While most people descend on the Hawaiian islands for the water, surfing and sand, quite a few show up every year to spend time in the dark.
The Louis Vuitton Hawaii International Film Festival, which celebrates its 25th anniversary in October, has lured nearly 1 million film fans and professionals during the last quarter-century. Most attendees are island residents, but at least 10% are visitors from the mainland, Asia and elsewhere around the globe.
The initial festival involved only seven films and took place entirely on Oahu. But this year’s incarnation, Oct. 20-30, will use more than a dozen screening sites spread across six islands, and will show 125 films for a projected audience of 65,000. HIFF is the only statewide film fest in the country. It’s also the only film fest in the world spread across an archipelago.
“We use the geography and culture of Hawaii to showcase new international cinema, particularly from Asia and the Pacific Rim,” says programmer Anderson Le, of the event’s unique appeal.
Le says the function of HIFF is to serve as a bridge between East and West, and to promote new talent, especially Asian, to the West. “We take pride in presenting U.S. and world premieres of little-known films,” he says, pointing to past titles, including “Charlotte Sometimes” and “Shark Skin Man and Peach Hip Girl,” that have went on to earn international esteem.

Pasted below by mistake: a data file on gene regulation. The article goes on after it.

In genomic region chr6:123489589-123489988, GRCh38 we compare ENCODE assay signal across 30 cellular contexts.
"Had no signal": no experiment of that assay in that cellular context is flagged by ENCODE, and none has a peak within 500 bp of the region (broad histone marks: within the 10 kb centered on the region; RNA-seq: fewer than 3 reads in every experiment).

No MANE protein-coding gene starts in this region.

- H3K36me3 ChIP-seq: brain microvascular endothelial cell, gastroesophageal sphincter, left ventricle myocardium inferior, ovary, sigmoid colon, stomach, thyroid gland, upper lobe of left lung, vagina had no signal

Roger Ebert singled out the former, a feature by Asian-American director Eric Byler, at the festival for praise. Quentin Tarantino saw the latter at HIFF, and hired its director, Katsuhito Ishii, to do the animation sequences in “Kill Bill Vol. 1.”
Elements of this year’s festival are still falling into place, but invitations have gone out to potential jurors including actresses Lucy Liu and Julie Delpy as well as producer Teddy Zee (“Hitch”).
The fest’s first lifetime achievement awards will be bestowed upon Zhang Yimou and actor Sonny Chiba (“Kill Bill”).
Confirmed screenings include “The Matador,” with Pierce Brosnan; “The Buried Forest, The Hidden Blade” and “Karaoke Terror” from Japan; “Shanghai Story” from China; and from South Korea, Cannes contender “A Bittersweet Life.”
Both a Spring Showcase and K-Fest, a minifestival of films from the new wave of Korean cinema, preceded this year’s HIFF as special events marking the festival’s 25th anniversary. Seminars and panels during the fest will revisit some of the major events of the past 2½ decades.
Patrons who tire of endless hours in dark theaters can look forward to a unique draw of the Hawaiian festival: movies shown on a giant screen on Waikiki Beach, which unspool surfside during opening and closing weekends.